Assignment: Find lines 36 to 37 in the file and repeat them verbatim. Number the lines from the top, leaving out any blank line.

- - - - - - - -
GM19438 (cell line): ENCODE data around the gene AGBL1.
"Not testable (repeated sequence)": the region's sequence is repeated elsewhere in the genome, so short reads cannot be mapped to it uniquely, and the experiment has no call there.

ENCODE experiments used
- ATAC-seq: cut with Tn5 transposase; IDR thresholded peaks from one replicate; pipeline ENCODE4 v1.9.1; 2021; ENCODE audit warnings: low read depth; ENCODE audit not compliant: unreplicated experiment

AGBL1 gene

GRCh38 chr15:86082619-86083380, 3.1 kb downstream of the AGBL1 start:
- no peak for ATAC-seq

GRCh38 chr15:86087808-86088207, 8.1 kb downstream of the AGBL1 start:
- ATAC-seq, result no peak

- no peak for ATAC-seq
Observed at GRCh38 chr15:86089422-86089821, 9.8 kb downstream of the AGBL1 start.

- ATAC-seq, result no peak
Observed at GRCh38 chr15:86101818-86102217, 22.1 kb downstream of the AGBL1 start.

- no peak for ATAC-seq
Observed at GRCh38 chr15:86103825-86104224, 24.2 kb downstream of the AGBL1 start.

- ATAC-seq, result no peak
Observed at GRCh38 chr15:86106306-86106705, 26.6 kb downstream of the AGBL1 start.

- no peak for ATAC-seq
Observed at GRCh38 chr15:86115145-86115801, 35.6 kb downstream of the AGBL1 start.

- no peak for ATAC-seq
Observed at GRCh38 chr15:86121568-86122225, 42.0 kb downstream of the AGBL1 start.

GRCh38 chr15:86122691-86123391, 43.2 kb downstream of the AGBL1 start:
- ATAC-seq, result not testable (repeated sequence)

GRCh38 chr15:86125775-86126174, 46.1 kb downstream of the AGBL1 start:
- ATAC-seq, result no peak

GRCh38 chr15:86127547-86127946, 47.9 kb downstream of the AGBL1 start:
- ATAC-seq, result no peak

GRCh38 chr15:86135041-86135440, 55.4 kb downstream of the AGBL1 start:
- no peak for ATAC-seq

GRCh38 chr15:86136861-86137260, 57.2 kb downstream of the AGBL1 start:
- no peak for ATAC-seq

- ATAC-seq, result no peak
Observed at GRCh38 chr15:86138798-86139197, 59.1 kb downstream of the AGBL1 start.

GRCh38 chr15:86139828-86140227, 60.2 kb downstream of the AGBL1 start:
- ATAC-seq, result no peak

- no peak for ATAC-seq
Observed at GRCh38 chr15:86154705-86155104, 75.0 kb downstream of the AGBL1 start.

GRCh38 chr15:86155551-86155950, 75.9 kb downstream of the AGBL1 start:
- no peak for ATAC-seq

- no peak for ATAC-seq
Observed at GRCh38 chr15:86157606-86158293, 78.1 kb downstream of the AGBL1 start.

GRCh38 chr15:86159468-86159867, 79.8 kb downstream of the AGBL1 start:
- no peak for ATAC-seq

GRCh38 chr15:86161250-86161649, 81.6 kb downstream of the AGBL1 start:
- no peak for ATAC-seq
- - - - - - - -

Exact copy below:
- no peak for ATAC-seq
Observed at GRCh38 chr15:86154705-86155104, 75.0 kb downstream of the AGBL1 start.